'I'm giving you this for free.  I have no money to dig.  Nor do I want anyone else to.  I had Tel cave that in and we built the storeroom.  It makes money, that room.   There might be something underneath, there might not.  As you say - I'm not a complete fool.  If they move against me in any way, they've picked the wrong one to intimidate.  I'll sell straight away. I think you're representing someone down there, as well as Frank.  I think those two interests are opposed.  And now I think you might be going back to Durham.  Good luck, Laura.  I like you.'

'I like you too, Miles.'

He hunkered down and ran across to the copter, they took off and through the noise, Tel asked, 'Why did you tell her about the storeroom?'

'She made a beeline for that walkway.  Did you see her prints?  She was heading nowhere else, the earth sample meant nothing. Who knows of the storeroom and the boat?   Who probably suspects the storeroom is there for a reason?'

'Men who've been wondering about things all their lives and have made a lot of money doing so.'

'Precisely.  And forming alliances, making deals.  They know you know, they'll be paying you a little extra, Tel and if you're canny, you'll not be greedy.'

The manager didn't bat an eyelid.   'Why did you let her come?'

'Needed to know about Melissa.   Needed to see Chloe's reactions.   Needed to know what she needed to know.  Now I do.'

'Begging your pardon - how far do you trust your good lady, sir?'

'Not sure.  Still working that one out.  Soon, those five down there are going to make an offer, they'll have already sounded you out about the other islands.  I'm fine with that. I want Chloe alive and any kids safe, still with a daddy.  We're doing nicely in a niche market and these worthy gents pay the rest.   The big thing, Tel, is not to be greedy.  I want you crystal clear I'm not interested in more than one percent per annum of what's under there.'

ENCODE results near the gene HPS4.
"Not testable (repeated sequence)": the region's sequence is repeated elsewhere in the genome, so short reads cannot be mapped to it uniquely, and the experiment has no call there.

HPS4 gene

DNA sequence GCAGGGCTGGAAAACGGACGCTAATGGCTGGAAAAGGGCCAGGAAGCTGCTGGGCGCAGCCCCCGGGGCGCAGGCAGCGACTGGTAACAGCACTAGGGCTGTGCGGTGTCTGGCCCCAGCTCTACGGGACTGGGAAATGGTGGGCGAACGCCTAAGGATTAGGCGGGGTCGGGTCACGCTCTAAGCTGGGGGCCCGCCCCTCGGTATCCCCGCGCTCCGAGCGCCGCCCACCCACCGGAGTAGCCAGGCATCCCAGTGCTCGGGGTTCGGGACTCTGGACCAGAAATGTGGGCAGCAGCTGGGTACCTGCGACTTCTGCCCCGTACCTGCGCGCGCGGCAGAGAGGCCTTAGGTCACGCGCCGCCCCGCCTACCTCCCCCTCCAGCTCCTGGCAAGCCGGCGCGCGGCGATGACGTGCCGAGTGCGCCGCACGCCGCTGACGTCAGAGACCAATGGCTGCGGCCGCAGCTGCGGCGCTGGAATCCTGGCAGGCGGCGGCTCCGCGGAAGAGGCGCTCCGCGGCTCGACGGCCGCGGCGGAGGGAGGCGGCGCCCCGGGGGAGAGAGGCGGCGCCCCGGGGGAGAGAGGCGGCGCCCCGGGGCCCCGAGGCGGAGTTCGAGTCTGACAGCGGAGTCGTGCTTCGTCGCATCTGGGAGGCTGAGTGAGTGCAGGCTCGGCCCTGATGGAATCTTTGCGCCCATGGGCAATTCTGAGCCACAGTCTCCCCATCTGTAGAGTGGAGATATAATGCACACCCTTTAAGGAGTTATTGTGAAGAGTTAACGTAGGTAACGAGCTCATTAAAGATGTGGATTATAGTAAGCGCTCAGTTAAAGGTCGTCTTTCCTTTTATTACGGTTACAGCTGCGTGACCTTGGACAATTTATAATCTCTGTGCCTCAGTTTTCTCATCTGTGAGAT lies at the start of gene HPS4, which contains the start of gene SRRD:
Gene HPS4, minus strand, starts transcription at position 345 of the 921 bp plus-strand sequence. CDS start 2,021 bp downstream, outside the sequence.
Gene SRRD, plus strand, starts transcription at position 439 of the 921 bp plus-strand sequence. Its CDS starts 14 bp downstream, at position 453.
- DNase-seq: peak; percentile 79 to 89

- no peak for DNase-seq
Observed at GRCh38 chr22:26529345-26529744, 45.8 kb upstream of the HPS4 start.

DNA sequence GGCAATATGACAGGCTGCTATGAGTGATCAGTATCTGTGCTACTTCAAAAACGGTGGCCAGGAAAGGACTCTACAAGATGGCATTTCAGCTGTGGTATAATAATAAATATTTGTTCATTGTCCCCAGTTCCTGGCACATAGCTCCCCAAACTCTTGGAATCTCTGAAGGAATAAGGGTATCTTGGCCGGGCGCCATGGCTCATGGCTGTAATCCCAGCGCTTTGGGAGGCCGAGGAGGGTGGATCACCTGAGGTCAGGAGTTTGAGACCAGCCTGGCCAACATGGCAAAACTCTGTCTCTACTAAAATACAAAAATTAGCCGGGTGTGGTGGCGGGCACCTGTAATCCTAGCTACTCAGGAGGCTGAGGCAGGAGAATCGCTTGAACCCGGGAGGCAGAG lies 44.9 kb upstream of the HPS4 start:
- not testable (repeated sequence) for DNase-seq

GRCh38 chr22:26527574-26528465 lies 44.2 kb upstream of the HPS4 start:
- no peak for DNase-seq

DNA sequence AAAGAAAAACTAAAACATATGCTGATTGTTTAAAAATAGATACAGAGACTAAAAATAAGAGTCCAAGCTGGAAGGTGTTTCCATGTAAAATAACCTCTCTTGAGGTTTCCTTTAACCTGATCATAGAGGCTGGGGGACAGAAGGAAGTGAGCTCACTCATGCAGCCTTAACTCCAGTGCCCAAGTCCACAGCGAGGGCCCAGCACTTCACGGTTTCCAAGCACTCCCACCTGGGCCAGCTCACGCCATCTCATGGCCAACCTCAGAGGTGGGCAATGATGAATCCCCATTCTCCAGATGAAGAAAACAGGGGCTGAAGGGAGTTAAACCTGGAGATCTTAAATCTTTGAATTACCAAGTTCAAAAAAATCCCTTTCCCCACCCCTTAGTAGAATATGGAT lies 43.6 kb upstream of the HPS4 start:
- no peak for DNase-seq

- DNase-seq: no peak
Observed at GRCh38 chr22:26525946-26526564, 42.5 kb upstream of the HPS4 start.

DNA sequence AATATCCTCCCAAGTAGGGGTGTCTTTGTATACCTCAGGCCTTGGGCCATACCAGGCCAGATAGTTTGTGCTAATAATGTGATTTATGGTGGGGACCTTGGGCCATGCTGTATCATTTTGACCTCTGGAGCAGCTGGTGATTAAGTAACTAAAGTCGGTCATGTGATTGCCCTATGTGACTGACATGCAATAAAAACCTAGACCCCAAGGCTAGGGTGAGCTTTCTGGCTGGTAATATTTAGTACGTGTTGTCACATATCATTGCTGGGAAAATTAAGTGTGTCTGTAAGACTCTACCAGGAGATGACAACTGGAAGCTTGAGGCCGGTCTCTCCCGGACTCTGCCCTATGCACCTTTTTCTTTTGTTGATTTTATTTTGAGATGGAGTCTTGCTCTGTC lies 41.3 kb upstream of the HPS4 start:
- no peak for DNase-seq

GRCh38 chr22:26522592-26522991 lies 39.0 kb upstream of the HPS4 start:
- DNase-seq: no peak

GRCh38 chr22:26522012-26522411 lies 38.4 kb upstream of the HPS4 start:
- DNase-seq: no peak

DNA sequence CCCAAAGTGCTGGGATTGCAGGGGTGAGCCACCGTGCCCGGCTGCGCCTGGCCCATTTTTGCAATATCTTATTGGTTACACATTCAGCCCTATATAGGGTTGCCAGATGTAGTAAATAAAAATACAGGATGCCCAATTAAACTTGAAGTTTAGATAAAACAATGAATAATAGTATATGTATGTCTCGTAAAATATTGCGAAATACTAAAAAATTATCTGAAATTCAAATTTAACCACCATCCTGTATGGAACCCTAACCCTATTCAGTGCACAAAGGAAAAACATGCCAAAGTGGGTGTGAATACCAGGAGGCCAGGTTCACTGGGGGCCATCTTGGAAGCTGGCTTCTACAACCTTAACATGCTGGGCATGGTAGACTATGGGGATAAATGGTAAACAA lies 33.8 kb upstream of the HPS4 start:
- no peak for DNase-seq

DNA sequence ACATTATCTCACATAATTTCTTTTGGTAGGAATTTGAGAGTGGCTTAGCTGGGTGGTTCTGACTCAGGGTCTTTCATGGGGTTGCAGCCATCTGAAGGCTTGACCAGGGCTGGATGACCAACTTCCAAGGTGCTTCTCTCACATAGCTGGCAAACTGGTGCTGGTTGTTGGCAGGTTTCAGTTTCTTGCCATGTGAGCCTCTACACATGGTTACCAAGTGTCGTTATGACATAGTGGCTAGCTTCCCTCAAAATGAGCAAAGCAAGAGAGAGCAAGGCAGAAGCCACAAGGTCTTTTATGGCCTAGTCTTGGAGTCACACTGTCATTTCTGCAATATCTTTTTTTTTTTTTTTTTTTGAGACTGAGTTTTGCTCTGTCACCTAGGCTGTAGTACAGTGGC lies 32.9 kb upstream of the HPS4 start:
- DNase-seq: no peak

'Are you sure that will buy you safety?' 

'I don't think anyone's safe with them.  They have form.  But they have deeds and clauses which prevent me getting rid of them, unless certain preconditions exist.' 


The helicopter descended onto the pad, Miles ran under the blades and up to the house, Chloe was cooking something up, she put down the spoon and came up, throwing her arms around his neck.

'Eat first, speak second, you agree?'

She shook her head.   'Eat first, make love second, speak third, sleep fourth.'

'Silly me - whatever was I thinking?'


They were onto the fourth.

'She called me from the mainland,' said Chloe.


'She's not a happy bunny -'

'I don't give a shit what she is.'

'Don't speak like that, it's not you.'


'She wanted me to explore the west side for her.   She told me four places to look - amazing she knew them in such a short time and she's asked me to take small samples from each.'

'OK, Tel and I have also been discussing it.  Who's she working for, Chloe?  Apart from Frank, I mean?'

'One of our guests?'

'Which one?'

'Johanssen of course.'

He now explained what he'd told Tel.  'I want 1%, no more, split half and half with you - into our personal, not joint accounts.  Their risk, their 99%.  If you rock the boat on this, Chloe, you'll get us both killed and that will only be after some nastiness beforehand.  I've checked these five out.  No lone games either, using your charm.  They'll lie to you.'

'What do you mean 'no games'?'

'Love is the place for emotions and loyalty.  Business is the place for watertight agreements.  You own assets and you make arrangements to protect them under UK law.  I do the same.  If you and I both know exactly what is coming to whom and how it's coming, it makes everything much clearer.  I want you to know these things before I try to propose marriage to you. If you're coolheaded enough to listen to this, then I'll tell you.'

'I'm listening.'

'As I told Tel, the trick is not to be greedy with people such as Johanssen and company.  I'm not sure they understand the principle though.  Those people have form and strongarming is natural to them - it's not pretty the way I've heard they do it.  So naturally, I wish to protect my wife, my child and myself from that. I can only do that through the law and through muscle.  The best muscle is the physical arm of the law.  So I've made legal provision to ensure we're all right.

You've worked hard on this island, Chloe, to make it a going concern, it's in both our names, I can't sell it without you and you can't sell it without me.  The island itself though works differently.  I don't own it.'